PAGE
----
Buying A House With Student Loans

Buying A House With Student Loans

Buying A House With Student LoansYou’ve graduated from college, started your career, and now you’re thinking about buying a home of your own. But what if you’re still paying off your student debt? Here’s what you need to know about buying a house with student loans.

Down Payment And Cash Flow

The first and most obvious concern about taking out a mortgage when you’re still paying back your student loans is the strain on your finances. First, you’ll need to be able to save up enough to make a reasonable down payment – too little down will cost you bigtime in interest and fees over the course of the loan. When you’re making payments to Fannie Mae, Freddie Mac, or a private lender, it can be difficult to save up enough for a down payment.

By the same token, it might be difficult to make mortgage payments every month if you also have to make student loan payments. You’ll have to take a careful look at your budget to see if it’s doable.

Mortgage Eligibility

The cash flow issues are obvious, but student loans can affect the homebuying process in another way – they may impact your eligibility to get a mortgage at all.

When you apply for a mortgage loan, your lender will look at every aspect of your finances to determine whether you’re likely to be able to keep up with payments. They’ll take into account your income, your savings, and any other debts you have. That includes student loan debt. They’ll compare your monthly income with your monthly debt payments, including the potential mortgage payment, to find your debt-to-income ratio.

In order to get a mortgage, you’ll typically need to have a debt-to-income ratio under 43%. For example, say you earn $4,000 per month after taxes and you have a $200 car payment, a $500 credit card payment, and a $300 student loan payment. Say you want to take out a mortgage with payments of $700 per month. That’s a total of $1,700 in debt, which puts your debt-to-income ratio at 42.5%.

With the average college graduate carrying almost $30,000 in debt and earning a median income of about $45,000, it’s tough to keep that ratio under 43%. After taxes, $45,000 works out to take-home pay of about $3,000. At that salary, monthly debt payments would need to be under $1,290 to qualify for a mortgage. Average student loan payments are about $250 per month, which means car, credit card, and mortgage payments would have to be around $1,000 total to stay under the debt-to-income ratio you need to qualify for a loan.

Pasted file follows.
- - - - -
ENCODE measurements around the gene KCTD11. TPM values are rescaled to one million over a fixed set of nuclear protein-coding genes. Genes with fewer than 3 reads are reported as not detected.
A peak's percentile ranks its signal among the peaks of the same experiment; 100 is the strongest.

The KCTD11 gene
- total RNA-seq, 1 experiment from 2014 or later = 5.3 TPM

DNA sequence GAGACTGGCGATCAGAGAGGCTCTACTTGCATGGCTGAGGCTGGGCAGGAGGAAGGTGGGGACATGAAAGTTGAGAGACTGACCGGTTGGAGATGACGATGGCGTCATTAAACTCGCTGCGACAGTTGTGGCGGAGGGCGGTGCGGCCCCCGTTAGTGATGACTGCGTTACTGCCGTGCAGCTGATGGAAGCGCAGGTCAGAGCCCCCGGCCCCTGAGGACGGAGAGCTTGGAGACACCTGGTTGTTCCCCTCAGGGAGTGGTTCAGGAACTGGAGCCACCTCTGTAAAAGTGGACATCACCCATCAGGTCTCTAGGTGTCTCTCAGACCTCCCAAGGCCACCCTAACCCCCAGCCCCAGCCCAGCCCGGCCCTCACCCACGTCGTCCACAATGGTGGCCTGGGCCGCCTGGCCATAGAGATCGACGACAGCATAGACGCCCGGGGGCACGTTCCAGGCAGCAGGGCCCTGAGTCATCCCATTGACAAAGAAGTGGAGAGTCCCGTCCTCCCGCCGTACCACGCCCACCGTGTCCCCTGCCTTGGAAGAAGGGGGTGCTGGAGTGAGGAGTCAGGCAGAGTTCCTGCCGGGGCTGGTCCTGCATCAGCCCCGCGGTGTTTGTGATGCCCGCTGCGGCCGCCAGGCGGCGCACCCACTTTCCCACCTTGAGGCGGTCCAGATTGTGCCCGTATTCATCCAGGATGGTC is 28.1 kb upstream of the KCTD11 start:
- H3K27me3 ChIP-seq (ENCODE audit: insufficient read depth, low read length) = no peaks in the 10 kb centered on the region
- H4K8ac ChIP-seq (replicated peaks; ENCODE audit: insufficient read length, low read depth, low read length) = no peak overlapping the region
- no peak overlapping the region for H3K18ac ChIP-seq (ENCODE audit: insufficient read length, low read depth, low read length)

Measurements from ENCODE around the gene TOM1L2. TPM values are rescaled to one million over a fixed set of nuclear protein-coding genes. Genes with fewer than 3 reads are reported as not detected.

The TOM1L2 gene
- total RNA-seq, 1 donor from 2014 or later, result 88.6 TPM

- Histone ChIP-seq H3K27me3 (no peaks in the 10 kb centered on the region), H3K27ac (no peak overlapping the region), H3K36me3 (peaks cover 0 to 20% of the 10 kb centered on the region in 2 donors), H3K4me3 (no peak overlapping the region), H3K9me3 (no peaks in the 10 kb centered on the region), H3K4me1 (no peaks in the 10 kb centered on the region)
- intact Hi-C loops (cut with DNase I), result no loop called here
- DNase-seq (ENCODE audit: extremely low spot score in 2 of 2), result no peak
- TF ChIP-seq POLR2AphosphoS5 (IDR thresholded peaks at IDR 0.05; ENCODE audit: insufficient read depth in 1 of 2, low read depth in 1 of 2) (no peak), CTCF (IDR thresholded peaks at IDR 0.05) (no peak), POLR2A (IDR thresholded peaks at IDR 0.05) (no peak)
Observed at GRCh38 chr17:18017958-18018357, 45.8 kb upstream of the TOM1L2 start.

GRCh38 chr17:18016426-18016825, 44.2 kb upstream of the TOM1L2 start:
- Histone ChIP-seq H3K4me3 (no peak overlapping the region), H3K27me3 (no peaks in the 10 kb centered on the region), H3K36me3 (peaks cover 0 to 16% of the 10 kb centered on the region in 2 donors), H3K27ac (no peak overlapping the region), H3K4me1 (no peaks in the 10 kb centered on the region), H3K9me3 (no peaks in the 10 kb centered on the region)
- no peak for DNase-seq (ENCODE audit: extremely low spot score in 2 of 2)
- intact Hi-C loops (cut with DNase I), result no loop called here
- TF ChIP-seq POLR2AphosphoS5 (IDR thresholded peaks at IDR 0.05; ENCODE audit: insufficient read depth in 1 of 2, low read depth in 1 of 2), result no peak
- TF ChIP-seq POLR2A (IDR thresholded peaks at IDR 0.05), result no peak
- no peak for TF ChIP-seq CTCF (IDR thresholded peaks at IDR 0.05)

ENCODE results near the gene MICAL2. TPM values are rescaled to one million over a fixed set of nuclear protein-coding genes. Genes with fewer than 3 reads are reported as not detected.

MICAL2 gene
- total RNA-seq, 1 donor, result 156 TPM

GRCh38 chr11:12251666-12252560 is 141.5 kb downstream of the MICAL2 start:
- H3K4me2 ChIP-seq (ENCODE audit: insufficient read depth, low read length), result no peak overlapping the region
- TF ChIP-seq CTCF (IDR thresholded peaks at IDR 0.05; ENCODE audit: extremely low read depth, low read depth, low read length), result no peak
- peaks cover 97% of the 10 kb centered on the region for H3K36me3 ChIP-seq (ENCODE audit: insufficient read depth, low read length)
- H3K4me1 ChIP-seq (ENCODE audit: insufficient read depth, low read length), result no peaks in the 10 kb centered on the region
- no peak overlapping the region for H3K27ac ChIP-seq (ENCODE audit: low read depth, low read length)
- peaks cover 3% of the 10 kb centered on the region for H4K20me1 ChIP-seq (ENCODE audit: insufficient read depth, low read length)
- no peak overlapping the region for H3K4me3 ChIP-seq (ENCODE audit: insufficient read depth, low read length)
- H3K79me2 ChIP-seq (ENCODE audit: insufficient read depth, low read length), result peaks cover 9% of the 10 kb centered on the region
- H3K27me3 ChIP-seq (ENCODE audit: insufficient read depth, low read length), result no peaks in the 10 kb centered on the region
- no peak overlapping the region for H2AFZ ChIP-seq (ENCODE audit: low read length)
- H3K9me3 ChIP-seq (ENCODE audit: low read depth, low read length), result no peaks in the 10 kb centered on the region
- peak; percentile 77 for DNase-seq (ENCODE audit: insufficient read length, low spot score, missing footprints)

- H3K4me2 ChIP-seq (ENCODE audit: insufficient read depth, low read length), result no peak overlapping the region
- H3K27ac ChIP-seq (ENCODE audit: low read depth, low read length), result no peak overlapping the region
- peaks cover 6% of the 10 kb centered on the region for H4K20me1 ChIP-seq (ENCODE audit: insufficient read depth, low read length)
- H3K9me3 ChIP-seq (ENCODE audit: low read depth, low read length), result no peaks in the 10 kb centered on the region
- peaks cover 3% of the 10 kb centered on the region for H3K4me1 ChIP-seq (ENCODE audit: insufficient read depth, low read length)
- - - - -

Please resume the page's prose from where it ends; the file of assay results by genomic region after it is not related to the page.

Buying A Home With Student Loans Through The FHA

For those who struggle to afford a down payment and make the standard debt-to-income ratio, an FHA loan can be a good alternative. However, even those loans are drawing out of reach for those who still have student loans. The FHA used to leave deferred student loan payments out of their calculations but have recently changed their rules to include a portion of the deferred debt. That also applies to those who have a monthly student loan payment of $0 under an income-based repayment program. Those who make monthly payments will have that monthly payment included in their debt-to-income ratio.

How Can You Buy A Home?

It’s bad enough to have student loan debt to deal with, but it’s even more frustrating that those loans can affect your ability to buy your own home. Unfortunately, there’s no good way to get out of your loans short of paying them off or having them forgiven by working as a teacher. So, you’ll just have to work with them when you’re trying to get a mortgage.

That means it’s the rest of your finances that will have to adjust when you’re buying a house with student loans. You’ll need to get your monthly debt payments as low as possible. You may want to pay off your credit cards completely or get a cheaper car. You may also consider taking on a second job to increase your income. Finally, look into your options for income-based student loan repayment. That can significantly decrease the amount you have to pay every month.

Mortgage Help

The mortgage process is complicated enough on its own; buying a house with student loans is even harder. If you’re struggling with a mortgage, we may be able to help. Contact us today for a free consultation to learn about your options.


Image Credit and License

Share on FacebookShare on Google+Tweet about this on TwitterShare on LinkedInPin on PinterestEmail this to someone